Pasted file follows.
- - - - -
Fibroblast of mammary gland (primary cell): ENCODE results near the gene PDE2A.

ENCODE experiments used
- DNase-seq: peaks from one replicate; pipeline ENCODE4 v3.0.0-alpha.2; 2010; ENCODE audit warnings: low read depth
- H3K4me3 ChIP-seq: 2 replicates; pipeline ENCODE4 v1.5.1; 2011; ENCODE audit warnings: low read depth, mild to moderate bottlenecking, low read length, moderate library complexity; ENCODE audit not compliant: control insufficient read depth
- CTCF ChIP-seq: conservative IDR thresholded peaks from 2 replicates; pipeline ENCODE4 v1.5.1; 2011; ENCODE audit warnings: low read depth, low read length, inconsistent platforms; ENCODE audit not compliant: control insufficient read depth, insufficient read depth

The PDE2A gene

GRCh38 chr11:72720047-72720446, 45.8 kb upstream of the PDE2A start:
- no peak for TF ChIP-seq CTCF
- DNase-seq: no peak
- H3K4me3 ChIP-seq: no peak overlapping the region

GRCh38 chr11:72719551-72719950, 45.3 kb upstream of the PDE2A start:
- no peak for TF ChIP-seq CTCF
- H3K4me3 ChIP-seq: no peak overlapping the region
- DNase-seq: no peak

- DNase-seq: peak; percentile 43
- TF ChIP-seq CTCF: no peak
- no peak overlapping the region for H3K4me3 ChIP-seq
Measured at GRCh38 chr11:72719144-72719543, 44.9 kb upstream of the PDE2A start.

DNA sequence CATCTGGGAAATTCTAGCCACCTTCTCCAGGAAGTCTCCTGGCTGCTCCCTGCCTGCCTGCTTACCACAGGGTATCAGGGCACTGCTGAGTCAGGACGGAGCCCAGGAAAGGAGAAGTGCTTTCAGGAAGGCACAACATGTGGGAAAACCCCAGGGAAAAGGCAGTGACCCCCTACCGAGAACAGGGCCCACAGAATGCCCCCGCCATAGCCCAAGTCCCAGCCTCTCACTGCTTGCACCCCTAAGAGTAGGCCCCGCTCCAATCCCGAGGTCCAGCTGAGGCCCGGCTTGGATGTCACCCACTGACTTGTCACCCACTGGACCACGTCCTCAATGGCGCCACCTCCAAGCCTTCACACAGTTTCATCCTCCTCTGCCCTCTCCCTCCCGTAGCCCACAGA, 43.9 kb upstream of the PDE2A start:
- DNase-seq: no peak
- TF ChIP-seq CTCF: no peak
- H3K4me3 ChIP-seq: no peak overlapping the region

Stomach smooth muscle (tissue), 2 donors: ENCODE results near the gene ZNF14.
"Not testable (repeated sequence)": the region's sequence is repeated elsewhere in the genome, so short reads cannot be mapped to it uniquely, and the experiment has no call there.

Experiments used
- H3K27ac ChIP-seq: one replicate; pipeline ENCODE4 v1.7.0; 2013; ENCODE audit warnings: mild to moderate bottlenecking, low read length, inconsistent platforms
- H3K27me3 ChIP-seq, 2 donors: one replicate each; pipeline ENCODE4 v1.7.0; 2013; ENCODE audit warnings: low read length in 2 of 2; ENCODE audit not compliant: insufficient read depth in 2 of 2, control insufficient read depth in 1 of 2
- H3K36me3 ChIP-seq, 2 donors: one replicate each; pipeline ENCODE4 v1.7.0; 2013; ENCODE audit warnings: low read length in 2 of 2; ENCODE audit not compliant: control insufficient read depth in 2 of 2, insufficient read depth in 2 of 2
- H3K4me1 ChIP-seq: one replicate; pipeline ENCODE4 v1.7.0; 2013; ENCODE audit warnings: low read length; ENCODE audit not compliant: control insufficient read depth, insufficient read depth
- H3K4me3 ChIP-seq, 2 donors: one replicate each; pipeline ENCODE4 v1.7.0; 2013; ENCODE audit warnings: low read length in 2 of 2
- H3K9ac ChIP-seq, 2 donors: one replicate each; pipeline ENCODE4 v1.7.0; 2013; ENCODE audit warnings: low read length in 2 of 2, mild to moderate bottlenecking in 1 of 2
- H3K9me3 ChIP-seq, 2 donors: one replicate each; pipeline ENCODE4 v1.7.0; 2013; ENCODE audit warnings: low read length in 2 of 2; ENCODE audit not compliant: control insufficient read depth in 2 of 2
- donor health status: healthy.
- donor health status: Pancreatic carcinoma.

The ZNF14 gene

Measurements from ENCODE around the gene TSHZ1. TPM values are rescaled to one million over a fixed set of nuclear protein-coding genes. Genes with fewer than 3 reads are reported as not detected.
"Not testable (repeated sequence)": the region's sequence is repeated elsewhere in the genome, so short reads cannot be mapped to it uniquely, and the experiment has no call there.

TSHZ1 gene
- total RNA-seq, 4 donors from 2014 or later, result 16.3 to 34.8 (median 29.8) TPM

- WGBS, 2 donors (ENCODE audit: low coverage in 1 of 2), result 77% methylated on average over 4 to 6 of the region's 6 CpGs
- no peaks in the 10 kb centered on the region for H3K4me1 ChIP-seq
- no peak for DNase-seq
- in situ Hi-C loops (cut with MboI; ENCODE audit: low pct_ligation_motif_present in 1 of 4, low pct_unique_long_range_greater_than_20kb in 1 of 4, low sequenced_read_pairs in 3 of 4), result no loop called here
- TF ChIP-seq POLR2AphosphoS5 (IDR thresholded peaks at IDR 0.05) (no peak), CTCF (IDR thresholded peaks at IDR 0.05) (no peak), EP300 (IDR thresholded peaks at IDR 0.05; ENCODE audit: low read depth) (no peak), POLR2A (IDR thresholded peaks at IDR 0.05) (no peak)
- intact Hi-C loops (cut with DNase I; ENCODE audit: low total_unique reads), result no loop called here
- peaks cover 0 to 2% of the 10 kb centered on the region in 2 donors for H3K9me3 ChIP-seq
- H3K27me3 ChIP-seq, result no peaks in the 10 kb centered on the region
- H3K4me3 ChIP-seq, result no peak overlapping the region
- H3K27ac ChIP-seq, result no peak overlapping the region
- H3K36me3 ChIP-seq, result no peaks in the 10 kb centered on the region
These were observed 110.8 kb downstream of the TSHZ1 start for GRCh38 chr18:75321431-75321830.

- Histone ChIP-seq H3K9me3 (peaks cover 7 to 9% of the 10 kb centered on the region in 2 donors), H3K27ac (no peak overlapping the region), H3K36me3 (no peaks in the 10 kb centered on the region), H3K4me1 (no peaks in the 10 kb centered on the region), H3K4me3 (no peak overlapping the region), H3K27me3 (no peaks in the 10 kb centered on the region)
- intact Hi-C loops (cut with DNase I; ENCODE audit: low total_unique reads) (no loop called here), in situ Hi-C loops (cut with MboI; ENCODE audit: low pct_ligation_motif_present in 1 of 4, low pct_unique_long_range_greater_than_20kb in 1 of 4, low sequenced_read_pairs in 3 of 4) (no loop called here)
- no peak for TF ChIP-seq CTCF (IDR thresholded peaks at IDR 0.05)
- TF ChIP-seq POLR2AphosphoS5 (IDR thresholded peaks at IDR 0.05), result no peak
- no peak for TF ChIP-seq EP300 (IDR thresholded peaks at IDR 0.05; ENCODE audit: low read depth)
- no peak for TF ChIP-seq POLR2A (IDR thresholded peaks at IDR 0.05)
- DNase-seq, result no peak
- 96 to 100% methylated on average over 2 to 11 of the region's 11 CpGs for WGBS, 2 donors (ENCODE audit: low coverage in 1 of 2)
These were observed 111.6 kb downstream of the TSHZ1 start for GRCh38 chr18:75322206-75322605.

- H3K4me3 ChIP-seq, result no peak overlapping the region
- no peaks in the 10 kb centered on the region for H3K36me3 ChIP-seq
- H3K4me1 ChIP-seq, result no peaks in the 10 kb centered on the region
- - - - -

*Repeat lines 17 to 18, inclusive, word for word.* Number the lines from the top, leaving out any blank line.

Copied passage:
- no peak overlapping the region for H3K4me3 ChIP-seq
Measured at GRCh38 chr11:72719144-72719543, 44.9 kb upstream of the PDE2A start.